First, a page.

Seasonal affective disorder is a type of depression that typically occurs during seasonal change. Usually, symptoms emerge in the autumn or winter months. In ten percent of cases, SAD can present during the spring/summer months.
SAD is thought to affect up to two million individuals in the UK and more than twelve million across Northern Europe. SAD is more prevalent in women and young adults between eighteen to thirty.
The symptoms of seasonal affective disorder
Symptoms can persist for around 4 to 5 months and include:
• Low mood
• Trouble sleeping and daytime fatique
• Loss of physical energy
• Difficulty concentrating
• Suicidal thoughts
• Changes to appetite leading to weight gain or in some cases weight loss
• Loss of interest in socialising
What causes seasonal affective disorder (SAD)?
The exact cause of SAD isn’t currently known. It is thought that several factors may contribute to the condition:
Reduced exposure to sunlight in winter and increased exposure in the spring and summer can affect the natural biological clock that regulates sleep, hormones and mood. Those suffering from SAD may be unable to regulate their natural biological clock, which is also known as the circadian rhythm.
Irregular serotonin and melatonin levels can disrupt the circadian rhythm. Serotonin affects mood and melatonin is the hormone we need to induce sleep.
Individuals with a family history of SAD and other mental health disorders, can be more susceptible to the condition.
How is seasonal affective disorder diagnosed?
Your GP will ask you questions about your difficulties and look for the following when trying to diagnose SAD.
A diagnosis of SAD requires the presence of depressive symptoms which have occurred only during a specific season for a minimum of two consecutive years.
If there have been only very minor changes to mood during a specific season, it may be that you have ‘subsyndromal’ seasonal affective disorder instead of SAD.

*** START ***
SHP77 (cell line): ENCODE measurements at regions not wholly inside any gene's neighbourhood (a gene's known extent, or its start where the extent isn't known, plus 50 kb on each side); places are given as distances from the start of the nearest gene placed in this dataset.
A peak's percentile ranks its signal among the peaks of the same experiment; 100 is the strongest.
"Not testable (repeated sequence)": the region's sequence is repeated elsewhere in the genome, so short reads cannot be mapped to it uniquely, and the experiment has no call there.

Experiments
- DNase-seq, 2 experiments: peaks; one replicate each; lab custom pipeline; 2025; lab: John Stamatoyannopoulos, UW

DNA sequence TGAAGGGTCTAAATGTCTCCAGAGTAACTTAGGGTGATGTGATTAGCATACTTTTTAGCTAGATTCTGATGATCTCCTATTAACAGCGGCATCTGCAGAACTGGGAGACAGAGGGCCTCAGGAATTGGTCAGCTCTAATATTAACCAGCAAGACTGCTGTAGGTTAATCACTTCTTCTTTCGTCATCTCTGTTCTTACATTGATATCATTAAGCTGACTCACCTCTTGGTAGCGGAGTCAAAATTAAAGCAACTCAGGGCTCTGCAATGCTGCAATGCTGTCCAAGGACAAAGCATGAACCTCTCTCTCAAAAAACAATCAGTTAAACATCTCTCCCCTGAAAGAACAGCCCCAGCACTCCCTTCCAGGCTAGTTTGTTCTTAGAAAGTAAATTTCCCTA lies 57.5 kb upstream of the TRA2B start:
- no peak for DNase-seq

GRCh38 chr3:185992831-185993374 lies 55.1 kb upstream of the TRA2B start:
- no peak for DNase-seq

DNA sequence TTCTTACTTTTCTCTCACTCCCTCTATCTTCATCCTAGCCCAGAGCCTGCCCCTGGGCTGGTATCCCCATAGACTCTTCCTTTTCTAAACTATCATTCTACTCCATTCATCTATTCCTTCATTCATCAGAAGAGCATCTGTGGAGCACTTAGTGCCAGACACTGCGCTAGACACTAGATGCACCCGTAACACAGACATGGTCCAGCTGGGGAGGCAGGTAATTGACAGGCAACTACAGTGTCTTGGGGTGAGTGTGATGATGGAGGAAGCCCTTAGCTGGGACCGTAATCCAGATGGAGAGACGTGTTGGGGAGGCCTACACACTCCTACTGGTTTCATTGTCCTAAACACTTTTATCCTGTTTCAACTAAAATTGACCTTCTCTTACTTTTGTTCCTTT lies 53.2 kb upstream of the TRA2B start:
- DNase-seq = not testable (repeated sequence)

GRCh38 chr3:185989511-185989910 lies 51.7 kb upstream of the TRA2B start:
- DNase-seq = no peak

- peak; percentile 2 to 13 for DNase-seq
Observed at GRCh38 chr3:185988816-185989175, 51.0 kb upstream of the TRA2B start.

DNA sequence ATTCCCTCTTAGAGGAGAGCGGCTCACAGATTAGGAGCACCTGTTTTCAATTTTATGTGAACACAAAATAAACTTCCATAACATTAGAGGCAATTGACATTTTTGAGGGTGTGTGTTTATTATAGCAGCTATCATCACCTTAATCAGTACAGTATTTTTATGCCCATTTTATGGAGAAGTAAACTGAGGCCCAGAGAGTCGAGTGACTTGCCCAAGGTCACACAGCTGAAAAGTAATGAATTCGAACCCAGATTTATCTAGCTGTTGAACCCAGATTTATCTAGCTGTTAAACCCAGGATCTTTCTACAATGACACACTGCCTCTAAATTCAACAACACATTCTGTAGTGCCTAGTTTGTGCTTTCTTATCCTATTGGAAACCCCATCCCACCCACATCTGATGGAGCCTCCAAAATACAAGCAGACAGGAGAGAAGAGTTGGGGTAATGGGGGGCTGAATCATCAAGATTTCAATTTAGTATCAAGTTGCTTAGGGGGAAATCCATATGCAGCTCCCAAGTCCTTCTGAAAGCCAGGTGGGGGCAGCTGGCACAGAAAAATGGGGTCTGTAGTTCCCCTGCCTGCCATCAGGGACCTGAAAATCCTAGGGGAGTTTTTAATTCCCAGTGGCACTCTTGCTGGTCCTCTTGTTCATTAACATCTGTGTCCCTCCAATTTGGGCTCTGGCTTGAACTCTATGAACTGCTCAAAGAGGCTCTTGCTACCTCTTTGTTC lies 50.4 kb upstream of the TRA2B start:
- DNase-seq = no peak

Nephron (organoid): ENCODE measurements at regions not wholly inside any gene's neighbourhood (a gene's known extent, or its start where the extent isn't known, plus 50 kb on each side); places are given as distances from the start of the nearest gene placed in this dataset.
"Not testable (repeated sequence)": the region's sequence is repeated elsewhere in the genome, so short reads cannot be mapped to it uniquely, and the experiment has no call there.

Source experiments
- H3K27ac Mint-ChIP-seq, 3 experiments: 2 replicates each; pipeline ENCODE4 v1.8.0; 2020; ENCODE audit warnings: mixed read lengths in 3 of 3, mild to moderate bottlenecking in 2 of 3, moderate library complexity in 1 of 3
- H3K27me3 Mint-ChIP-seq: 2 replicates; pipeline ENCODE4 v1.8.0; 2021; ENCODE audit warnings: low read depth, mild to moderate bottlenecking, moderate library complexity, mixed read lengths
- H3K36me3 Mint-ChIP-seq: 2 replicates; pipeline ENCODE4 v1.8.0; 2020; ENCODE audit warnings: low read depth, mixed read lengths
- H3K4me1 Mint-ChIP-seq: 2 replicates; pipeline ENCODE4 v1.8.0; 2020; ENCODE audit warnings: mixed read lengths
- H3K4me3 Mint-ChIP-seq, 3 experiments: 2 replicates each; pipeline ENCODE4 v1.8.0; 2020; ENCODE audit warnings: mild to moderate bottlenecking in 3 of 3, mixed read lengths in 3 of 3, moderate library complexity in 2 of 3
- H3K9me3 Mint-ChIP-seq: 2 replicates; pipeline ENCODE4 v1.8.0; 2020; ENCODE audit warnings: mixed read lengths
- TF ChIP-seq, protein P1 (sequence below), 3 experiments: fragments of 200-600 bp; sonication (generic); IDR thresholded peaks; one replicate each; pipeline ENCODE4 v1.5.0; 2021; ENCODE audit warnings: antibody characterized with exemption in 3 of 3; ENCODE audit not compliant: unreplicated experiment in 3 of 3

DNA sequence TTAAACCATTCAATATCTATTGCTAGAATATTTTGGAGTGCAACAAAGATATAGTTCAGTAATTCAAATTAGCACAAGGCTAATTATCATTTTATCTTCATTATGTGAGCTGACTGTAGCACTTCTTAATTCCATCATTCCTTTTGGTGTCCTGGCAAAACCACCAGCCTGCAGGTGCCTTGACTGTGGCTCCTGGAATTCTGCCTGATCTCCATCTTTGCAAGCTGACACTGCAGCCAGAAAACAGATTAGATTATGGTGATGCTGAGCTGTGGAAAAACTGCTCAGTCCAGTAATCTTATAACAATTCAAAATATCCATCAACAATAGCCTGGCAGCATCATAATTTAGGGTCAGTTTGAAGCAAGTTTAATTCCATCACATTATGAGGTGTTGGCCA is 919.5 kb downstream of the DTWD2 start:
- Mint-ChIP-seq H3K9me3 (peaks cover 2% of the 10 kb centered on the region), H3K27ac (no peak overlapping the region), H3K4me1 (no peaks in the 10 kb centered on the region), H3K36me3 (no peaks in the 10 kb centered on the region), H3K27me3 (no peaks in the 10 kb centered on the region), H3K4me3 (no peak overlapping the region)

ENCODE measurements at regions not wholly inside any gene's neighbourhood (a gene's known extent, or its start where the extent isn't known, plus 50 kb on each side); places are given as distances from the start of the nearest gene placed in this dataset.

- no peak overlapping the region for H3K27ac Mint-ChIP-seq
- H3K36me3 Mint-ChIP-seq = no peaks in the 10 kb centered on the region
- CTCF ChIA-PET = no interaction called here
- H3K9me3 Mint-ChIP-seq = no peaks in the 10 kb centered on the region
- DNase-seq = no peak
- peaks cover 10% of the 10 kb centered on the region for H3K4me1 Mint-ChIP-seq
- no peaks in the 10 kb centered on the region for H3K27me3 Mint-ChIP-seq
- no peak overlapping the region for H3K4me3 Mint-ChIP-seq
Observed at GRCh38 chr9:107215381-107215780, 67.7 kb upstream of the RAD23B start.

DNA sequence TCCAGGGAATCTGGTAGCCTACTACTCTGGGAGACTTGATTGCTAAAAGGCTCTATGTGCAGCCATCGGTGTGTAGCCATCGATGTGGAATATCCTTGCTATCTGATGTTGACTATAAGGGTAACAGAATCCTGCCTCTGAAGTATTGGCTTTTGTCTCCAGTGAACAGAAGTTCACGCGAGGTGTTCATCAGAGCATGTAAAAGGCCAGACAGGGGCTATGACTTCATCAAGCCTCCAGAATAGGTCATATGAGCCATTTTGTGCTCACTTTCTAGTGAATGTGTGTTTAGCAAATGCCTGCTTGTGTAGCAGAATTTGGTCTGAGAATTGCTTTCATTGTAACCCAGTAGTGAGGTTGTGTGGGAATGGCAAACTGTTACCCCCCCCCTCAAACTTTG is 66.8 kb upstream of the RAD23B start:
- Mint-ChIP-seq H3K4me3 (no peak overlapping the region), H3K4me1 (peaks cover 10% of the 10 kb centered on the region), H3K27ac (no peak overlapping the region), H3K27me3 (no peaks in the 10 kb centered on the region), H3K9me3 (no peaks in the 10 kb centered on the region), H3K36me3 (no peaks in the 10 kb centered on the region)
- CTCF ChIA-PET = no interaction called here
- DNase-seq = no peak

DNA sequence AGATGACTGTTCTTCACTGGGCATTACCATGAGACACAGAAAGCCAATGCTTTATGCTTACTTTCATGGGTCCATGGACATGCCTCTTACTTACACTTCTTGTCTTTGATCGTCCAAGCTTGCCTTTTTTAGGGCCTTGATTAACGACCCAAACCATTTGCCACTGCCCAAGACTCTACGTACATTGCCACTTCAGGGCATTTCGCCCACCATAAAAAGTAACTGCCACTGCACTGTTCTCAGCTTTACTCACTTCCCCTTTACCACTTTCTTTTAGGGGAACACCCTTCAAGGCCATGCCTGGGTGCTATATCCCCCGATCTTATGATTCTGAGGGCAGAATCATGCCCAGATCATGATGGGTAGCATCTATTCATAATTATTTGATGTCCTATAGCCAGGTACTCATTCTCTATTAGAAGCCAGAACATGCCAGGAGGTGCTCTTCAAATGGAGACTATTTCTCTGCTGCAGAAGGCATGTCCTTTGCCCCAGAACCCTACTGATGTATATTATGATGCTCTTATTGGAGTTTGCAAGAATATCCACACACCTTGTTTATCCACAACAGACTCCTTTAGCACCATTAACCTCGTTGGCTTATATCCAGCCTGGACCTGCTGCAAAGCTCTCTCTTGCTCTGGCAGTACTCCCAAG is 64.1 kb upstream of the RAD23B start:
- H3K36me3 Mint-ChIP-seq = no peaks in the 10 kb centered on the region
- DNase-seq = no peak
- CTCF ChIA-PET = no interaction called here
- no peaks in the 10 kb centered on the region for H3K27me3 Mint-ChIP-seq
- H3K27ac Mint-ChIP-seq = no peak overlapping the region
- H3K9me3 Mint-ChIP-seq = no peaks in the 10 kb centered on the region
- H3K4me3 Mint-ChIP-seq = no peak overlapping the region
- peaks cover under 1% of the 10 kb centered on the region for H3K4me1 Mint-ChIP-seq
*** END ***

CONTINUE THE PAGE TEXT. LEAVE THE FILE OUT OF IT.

Can seasonal affective disorder be treated?
SAD is highly treatable and can be made more manageable with talking therapy (CBT) or anti-depressant medications. It is also thought that SAD can be helped with the following:
Vitamin D supplements; but it is unclear how effective they are for SAD until further research is done.
Light therapy; this involves using a certified light box for at least 30 minutes a day during the winter months to mimic natural daylight. There can be some side effects of this, so it is recommended that you speak with your GP first.
A dawn simulator uses a timer-activated light to replicate the sunrise, and can be used to stimulate the body’s circadian rhythm.
What else can help to reduce the symptoms of SAD?
The Seasonal Affective Disorder Association (SADA) suggest a number of ways to reduce the symptoms of SAD:
It is thought that a 60 minute walk in the middle of the day could be as helpful as light therapy.
Get some fresh air
Being outside in natural daylight really helps: especially at midday. If you can’t get outside, sit near windows whenever you can and open them to let the fresh air energise you (if it is not too cold).
Being cold can maintain low mood. Studies have shown that staying warm can reduce depressive symptoms.
Layer up and aim to keep your home between 18C and 21C if possible. Warm food and drinks can help.
Eat a balanced diet
Balance your cravings for carbohydrates with plenty of fresh fruit and vegetables. Eating stodge can make us feel more sluggish and less motivated to be active.
Maintain your interests or learn a new hobby
An active mind can help us focus on living and engaging in the world around us. Learning something new can help with concentration and improve motivation.
Despite not feeling in the mood, making an effort to maintain contact with people you care about can improve how we feel.
Talk it through with a professional
Find out more about counselling and psychotherapy in Manchester, by reaching out to me today.